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Rhythmic Gymnastics Training

by
author image Michelle Wishhart
Michelle Wishhart is a writer based in Portland, Ore. She has been writing professionally since 2005, starting with her position as a staff arts writer for City on a Hill Press, an alternative weekly newspaper in Santa Cruz, Calif. An avid gardener, Wishhart worked as a Wholesale Nursery Grower at Encinal Nursery for two years. Wishhart holds a Bachelor of Arts in fine arts and English literature from the University of California, Santa Cruz.
Rhythmic Gymnastics Training
A rhythmic gymnast trains with a rubber ball. Photo Credit DAJ/amana images/Getty Images

Primarily practiced by women, rhythmic gymnastics incorporates dance and acrobatics along with the creative use of things such as ropes, hoops, balls, clubs and ribbons to create a dynamic and graceful performance set to music. As with other forms of gymnastics, rhythmic gymnastics is a challenging discipline that requires dedication and extensive training.

Core Power

Rhythmic gymnastics often feature extreme back bending, which poses risks to the lumbar spine, but a strong core helps to support and stabilize the spine, lessening the risk of damage. The Sports Physical Therapy Institute emphasizes that core strength is not simply obtained from doing situps alone. Plank holds, or holding the body at the top of the pushup position, can help develop this strength.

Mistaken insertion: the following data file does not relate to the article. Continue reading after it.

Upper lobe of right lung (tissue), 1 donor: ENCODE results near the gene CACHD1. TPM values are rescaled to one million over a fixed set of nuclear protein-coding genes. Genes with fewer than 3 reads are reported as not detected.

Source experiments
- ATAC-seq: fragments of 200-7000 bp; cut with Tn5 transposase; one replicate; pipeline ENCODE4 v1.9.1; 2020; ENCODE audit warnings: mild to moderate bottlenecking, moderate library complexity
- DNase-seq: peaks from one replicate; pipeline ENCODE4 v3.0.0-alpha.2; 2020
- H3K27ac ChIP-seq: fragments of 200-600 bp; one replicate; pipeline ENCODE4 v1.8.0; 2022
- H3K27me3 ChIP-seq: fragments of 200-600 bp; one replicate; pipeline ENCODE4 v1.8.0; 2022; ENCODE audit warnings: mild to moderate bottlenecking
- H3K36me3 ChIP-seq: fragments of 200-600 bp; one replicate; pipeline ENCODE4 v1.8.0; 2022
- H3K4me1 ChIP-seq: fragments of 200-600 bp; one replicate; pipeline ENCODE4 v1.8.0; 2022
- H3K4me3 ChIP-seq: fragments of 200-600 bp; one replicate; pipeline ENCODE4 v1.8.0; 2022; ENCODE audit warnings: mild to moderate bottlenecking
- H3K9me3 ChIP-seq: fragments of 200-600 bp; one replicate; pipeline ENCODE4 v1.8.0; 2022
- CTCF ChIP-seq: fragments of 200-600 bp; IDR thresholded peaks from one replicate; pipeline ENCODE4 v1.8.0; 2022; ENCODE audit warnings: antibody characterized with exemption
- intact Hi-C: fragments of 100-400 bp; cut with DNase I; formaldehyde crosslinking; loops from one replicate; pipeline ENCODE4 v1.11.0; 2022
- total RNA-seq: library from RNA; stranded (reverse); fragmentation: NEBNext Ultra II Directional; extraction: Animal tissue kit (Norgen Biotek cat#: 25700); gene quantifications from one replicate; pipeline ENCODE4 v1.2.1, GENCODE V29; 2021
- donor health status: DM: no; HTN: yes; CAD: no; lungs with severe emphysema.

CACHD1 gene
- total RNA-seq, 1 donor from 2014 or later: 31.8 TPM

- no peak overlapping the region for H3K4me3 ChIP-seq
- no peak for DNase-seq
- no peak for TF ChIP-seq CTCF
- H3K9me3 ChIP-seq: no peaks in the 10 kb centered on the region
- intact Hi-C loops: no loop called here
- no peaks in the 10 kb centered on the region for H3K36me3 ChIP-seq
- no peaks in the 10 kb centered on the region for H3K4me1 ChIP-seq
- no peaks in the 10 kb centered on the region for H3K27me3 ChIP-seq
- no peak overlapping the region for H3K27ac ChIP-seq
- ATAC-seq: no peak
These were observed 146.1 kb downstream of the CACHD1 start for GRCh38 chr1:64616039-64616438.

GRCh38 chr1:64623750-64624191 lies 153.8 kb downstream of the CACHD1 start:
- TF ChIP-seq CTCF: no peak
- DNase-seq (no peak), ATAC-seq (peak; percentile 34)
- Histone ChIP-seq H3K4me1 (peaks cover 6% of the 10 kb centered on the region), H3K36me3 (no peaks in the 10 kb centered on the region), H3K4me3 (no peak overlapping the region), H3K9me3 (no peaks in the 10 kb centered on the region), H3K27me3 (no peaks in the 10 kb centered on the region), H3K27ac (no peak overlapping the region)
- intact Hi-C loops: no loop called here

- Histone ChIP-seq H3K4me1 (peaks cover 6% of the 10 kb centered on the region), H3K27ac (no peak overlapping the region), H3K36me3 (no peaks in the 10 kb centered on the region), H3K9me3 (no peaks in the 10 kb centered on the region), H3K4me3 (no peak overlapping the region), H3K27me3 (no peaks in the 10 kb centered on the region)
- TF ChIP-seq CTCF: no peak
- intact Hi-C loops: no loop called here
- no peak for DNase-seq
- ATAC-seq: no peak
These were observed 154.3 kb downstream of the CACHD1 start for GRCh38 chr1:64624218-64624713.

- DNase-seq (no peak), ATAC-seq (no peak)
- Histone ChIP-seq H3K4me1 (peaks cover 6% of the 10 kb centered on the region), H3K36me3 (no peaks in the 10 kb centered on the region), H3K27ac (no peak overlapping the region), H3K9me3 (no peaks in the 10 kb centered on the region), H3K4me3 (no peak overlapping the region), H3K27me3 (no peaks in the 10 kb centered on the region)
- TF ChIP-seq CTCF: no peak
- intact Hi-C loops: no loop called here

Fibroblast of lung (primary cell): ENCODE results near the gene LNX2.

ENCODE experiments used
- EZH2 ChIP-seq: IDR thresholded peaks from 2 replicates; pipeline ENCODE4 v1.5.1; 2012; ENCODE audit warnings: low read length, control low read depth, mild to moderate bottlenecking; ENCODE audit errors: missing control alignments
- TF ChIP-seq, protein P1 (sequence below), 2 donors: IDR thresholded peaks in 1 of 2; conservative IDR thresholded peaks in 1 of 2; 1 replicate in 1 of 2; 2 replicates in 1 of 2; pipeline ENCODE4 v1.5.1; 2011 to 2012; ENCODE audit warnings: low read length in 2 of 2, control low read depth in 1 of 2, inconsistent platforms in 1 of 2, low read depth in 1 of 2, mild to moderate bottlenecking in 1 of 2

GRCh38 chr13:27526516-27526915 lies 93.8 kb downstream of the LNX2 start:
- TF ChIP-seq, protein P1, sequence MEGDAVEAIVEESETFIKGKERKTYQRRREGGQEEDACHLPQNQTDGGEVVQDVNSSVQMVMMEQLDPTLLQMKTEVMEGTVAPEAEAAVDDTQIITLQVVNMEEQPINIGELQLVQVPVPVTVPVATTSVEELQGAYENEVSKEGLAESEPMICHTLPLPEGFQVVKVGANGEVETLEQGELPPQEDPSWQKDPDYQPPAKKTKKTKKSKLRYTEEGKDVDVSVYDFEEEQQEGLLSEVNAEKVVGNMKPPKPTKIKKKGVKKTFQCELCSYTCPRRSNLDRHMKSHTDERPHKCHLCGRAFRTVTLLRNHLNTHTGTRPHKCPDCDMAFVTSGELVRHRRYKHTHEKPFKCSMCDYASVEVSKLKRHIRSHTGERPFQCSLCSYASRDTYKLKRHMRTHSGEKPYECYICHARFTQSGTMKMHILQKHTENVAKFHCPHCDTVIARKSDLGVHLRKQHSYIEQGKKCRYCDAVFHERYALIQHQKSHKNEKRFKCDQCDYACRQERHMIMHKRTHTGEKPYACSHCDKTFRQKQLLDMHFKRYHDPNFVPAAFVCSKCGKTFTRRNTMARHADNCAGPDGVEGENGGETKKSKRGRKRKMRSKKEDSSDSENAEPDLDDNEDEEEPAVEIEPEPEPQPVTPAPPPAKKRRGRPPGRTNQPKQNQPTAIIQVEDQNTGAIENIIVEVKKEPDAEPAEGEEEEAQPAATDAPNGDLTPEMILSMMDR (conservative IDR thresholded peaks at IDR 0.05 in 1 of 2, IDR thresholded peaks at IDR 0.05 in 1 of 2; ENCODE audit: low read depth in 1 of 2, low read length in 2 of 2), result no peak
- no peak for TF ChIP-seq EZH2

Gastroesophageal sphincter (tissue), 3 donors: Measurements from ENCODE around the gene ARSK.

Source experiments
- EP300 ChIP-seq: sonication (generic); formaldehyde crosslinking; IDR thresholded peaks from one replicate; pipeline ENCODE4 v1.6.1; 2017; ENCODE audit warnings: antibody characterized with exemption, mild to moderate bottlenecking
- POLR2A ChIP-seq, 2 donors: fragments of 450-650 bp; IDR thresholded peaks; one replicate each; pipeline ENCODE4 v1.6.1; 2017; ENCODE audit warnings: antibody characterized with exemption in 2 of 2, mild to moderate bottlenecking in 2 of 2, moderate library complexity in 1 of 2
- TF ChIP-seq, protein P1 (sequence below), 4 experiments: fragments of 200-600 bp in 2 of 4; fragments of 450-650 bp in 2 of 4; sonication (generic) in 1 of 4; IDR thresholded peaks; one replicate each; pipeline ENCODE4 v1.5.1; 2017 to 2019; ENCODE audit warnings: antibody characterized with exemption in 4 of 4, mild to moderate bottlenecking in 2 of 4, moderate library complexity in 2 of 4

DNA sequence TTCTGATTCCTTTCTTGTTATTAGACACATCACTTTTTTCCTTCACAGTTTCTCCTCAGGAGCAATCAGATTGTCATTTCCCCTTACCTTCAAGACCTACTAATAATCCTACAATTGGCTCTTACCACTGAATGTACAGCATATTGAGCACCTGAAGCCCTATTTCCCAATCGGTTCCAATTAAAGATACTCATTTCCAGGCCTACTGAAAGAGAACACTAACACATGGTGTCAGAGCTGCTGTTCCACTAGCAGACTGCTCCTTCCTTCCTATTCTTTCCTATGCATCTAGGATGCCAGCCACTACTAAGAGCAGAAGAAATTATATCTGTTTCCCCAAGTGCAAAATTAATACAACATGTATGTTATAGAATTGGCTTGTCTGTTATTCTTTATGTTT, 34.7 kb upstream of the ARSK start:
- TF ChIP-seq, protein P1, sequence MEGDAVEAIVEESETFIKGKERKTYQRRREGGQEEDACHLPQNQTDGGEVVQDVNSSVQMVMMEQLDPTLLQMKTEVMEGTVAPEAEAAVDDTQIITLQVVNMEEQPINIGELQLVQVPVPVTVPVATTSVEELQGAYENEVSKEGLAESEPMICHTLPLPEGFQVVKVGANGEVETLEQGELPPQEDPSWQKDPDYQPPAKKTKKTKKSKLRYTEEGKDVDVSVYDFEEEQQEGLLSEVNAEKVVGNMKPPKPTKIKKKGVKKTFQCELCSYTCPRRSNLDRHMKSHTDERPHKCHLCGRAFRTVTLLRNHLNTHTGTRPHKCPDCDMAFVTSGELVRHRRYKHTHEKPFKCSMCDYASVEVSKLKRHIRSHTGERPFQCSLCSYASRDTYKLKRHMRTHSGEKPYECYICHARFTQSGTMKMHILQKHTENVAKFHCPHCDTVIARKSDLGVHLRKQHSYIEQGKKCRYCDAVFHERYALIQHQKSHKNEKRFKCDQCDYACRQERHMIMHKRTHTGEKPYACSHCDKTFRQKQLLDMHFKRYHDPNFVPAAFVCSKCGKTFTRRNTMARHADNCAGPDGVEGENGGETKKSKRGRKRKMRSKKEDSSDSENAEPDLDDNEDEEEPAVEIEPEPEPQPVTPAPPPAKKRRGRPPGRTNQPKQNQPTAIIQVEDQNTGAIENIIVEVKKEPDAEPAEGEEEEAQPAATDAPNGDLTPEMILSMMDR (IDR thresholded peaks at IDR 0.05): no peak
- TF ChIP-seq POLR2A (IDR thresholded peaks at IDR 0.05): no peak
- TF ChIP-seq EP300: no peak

Saving Grace

Dance is an integral component of rhythmic gymnastics, and grace is an integral component of dance. Gymnasts, who may undergo training similar to classical ballet, are expected to hold themselves elegantly and with impeccable posture at all times. Rhythmic gymnasts are not allowed to use their apparatuses merely as decorative accents, according to Fig Gymnastics. They must keep them in constant motion, making movements in a variety of patterns, speeds and directions. The gymnast and her prop should move in a way that complements the music.

Flexibility Facts

Rhythmic gymnasts have to be extremely flexible, particularly in the legs, hips and spine. The Sports Physical Therapy Institute notes that one side of the body can become tighter than the other because of the nature of the movements the gymnasts make. Thus, it is important during training to focus on maintaining whole-body flexibility and spend more time stretching the tighter side. With the hips, an imbalance can pull the pelvis unevenly and cause back pain.

Strength and Safety

Part of a gymnast's training includes doing drills, which are exercises that target specific areas of the body. To increase stamina and strength in the legs, gymnasts may do drills such as as running up stairs, sprinting as quickly as possible and jumping on and off blocks. Gymnasts also do drills to prevent injury to vulnerable parts of the body. Drills and Skills recommends squeezing a tennis ball repeatedly until your forearms are tired to strengthen the wrists, which are prone to injury during gymnastics.

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